MOORHEAD-When it was suggested that first-time homebuyers Heather Sanchez and husband Alex have their home here tested for radon, she had no idea what it was.

After online research about the radioactive gas that can't be seen or smelled, the couple decided to go ahead to safeguard the family, including five children.

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The test came back at 10.8 pCi/L or 10.8 picocuries per liter, more than double what the Environmental Protection Agency considers "actionable."

"Ours was really high," Sanchez said, referring to the level in their home at 614 4th St. S.

However, they and other low-income families recently had radon mitigation systems installed at no cost as part of a Minnesota Cancer Alliance Workgroup pilot project.

The group includes representatives from the Breath of Hope Foundation, Minnesota Department of Health and Midwest Radon Specialists.

The program received 22 applications and chose eight families in northwestern Minnesota and the Twin Cities metro based on income, radon levels, number of people in the home and whether a cancer survivor lived there.

Mike Thompson and John Daly of Midwest Radon donated labor and materials for the systems, which vent radon from the soil through pipes, to the outdoors.

"The radon fan there, it pulls from underneath the basement slab at the soil gases. It runs 24 hours a day," Thompson said.

Dan Tranter, manager of the Health Department's Indoor Air Unit, said the cost of radon mitigation ranges from $1,500 to $2,000, out of reach for many lower-income families.

"We want to take that barrier away to some degree," Tranter said.

High levels in MN, ND

Thompson draws parallels between lead-based paint, banned in the 1970's, and radon, in terms of both taking time for people to realize and react to the hazards.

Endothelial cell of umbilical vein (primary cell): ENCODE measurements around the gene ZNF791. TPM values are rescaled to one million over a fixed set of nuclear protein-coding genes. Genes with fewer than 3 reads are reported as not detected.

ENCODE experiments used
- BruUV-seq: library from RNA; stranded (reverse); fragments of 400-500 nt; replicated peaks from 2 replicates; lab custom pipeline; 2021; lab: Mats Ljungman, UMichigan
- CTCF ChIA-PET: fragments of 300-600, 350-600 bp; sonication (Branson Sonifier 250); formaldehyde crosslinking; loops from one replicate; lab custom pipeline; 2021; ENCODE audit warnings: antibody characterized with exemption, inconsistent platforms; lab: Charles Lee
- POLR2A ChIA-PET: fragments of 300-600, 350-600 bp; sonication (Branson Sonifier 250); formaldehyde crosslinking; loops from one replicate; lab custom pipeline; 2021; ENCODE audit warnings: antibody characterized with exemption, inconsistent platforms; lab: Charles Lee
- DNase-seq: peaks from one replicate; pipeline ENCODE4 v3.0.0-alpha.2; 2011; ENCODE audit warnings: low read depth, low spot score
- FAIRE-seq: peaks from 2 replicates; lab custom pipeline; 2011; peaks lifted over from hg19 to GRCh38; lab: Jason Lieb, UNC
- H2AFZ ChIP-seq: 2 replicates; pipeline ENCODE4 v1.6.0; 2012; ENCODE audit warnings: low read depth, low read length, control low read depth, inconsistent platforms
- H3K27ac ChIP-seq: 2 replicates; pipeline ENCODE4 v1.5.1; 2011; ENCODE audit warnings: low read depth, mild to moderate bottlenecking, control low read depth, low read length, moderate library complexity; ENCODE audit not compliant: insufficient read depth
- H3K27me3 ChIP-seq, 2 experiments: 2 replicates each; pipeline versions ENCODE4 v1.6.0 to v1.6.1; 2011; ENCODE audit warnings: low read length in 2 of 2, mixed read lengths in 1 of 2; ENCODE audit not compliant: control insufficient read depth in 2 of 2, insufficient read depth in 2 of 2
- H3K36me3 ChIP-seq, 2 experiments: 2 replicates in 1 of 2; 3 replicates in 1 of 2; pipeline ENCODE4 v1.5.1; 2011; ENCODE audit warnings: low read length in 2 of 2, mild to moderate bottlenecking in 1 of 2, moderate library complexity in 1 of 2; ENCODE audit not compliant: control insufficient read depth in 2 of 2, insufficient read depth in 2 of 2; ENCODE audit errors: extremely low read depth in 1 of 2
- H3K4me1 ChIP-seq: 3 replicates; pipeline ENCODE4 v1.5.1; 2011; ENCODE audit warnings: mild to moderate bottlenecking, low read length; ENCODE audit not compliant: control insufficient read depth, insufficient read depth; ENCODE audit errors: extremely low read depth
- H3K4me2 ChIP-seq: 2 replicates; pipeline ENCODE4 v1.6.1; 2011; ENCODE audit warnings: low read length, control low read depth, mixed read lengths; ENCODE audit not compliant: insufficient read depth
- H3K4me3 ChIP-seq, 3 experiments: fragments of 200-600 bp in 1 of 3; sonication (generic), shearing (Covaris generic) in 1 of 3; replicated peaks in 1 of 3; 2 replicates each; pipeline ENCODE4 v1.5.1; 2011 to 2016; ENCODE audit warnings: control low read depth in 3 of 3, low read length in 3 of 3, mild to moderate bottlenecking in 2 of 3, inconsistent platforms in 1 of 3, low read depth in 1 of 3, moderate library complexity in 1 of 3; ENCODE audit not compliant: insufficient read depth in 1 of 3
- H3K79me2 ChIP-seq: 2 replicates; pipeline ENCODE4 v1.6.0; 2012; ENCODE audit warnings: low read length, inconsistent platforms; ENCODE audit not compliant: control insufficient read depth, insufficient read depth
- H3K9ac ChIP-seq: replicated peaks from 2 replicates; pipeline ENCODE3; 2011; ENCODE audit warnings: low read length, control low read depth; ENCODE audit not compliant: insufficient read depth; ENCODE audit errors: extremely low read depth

Radon is the leading cause of lung cancer in non-smokers in the U.S., accounting for more than 20,000 deaths annually, according to federal statistics.

Homes in Minnesota and North Dakota have elevated radon levels for two reasons: higher amounts of naturally-occurring radon in the soil and being closed up due to cold winters.

The Minnesota Health Department posts county-by-county average radon levels on its website.

In Clay County, from 2010 to 2016, only seven in 10,000 homes were tested annually.

About 62 percent had radon levels of 4.0 pCi/L per liter, the level at which the EPA recommends installing a venting system.

Tranter said more people are testing and mitigating, because the state now requires passive radon systems in new home builds and radon disclosures during real estate transactions.

Those changes, though, represent just drops in the bucket.

"There's still many, many tens of thousands, if not hundreds of thousands of homes that have high radon that need to be fixed," he said.

Giving back

The Sanchez family's basement houses the washer and dryer, and laundry has stacked up since they moved in in early June.

"The children are like, 'Oh my gosh, there's radon down there, I can't go down there,'" Sanchez said.

Casual exposure to radon isn't the problem, however; it's long-term exposure to high levels that can cause lung cancer.

Also, age of the home and location in the neighborhood aren't necessarily indicators.

For example, a neighbor's radon level might be much higher or lower than yours.

Sanchez is thankful she doesn't have to be concerned about the health hazard anymore.

"It was pure relief to know that my kids could be safe in our home," she said.

Thompson hopes other radon mitigation companies will follow suit in helping lower income families, allowing the pilot program to grow.

"For us to be able to give back to other people, it feels really good," he said.